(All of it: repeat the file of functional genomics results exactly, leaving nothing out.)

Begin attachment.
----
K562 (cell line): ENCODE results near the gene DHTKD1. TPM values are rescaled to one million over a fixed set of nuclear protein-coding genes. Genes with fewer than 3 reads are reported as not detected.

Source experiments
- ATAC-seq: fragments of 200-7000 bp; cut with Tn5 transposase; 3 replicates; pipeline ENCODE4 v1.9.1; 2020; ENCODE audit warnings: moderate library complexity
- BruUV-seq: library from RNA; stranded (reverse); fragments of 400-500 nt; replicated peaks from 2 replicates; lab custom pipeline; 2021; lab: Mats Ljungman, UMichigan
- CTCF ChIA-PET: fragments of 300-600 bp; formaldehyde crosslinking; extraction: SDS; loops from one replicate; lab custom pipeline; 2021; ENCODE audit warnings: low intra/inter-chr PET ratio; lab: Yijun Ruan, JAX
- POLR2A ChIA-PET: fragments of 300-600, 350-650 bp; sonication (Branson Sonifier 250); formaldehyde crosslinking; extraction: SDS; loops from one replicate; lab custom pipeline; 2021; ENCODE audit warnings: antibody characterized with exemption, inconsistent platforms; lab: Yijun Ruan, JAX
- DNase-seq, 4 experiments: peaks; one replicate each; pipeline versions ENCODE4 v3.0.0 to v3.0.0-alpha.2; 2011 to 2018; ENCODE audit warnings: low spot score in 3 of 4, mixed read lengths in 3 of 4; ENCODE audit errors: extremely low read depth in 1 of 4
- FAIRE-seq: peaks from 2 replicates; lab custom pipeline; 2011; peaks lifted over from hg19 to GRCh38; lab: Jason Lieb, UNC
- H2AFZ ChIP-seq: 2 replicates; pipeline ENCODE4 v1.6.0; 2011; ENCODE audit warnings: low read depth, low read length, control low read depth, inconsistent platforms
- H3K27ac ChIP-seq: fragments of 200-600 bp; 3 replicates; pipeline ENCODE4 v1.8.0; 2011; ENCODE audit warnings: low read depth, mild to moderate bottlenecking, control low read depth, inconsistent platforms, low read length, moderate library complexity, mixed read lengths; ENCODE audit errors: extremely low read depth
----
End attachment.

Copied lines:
K562 (cell line): ENCODE results near the gene DHTKD1. TPM values are rescaled to one million over a fixed set of nuclear protein-coding genes. Genes with fewer than 3 reads are reported as not detected.

Source experiments
- ATAC-seq: fragments of 200-7000 bp; cut with Tn5 transposase; 3 replicates; pipeline ENCODE4 v1.9.1; 2020; ENCODE audit warnings: moderate library complexity
- BruUV-seq: library from RNA; stranded (reverse); fragments of 400-500 nt; replicated peaks from 2 replicates; lab custom pipeline; 2021; lab: Mats Ljungman, UMichigan
- CTCF ChIA-PET: fragments of 300-600 bp; formaldehyde crosslinking; extraction: SDS; loops from one replicate; lab custom pipeline; 2021; ENCODE audit warnings: low intra/inter-chr PET ratio; lab: Yijun Ruan, JAX
- POLR2A ChIA-PET: fragments of 300-600, 350-650 bp; sonication (Branson Sonifier 250); formaldehyde crosslinking; extraction: SDS; loops from one replicate; lab custom pipeline; 2021; ENCODE audit warnings: antibody characterized with exemption, inconsistent platforms; lab: Yijun Ruan, JAX
- DNase-seq, 4 experiments: peaks; one replicate each; pipeline versions ENCODE4 v3.0.0 to v3.0.0-alpha.2; 2011 to 2018; ENCODE audit warnings: low spot score in 3 of 4, mixed read lengths in 3 of 4; ENCODE audit errors: extremely low read depth in 1 of 4
- FAIRE-seq: peaks from 2 replicates; lab custom pipeline; 2011; peaks lifted over from hg19 to GRCh38; lab: Jason Lieb, UNC
- H2AFZ ChIP-seq: 2 replicates; pipeline ENCODE4 v1.6.0; 2011; ENCODE audit warnings: low read depth, low read length, control low read depth, inconsistent platforms
- H3K27ac ChIP-seq: fragments of 200-600 bp; 3 replicates; pipeline ENCODE4 v1.8.0; 2011; ENCODE audit warnings: low read depth, mild to moderate bottlenecking, control low read depth, inconsistent platforms, low read length, moderate library complexity, mixed read lengths; ENCODE audit errors: extremely low read depth